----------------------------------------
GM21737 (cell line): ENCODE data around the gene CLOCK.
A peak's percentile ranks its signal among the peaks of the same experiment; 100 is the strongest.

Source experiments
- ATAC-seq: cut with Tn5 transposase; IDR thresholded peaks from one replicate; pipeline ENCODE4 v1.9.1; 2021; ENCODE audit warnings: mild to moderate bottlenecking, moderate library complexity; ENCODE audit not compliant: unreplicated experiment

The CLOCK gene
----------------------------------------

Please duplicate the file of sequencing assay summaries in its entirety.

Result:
GM21737 (cell line): ENCODE data around the gene CLOCK.
A peak's percentile ranks its signal among the peaks of the same experiment; 100 is the strongest.

Source experiments
- ATAC-seq: cut with Tn5 transposase; IDR thresholded peaks from one replicate; pipeline ENCODE4 v1.9.1; 2021; ENCODE audit warnings: mild to moderate bottlenecking, moderate library complexity; ENCODE audit not compliant: unreplicated experiment

The CLOCK gene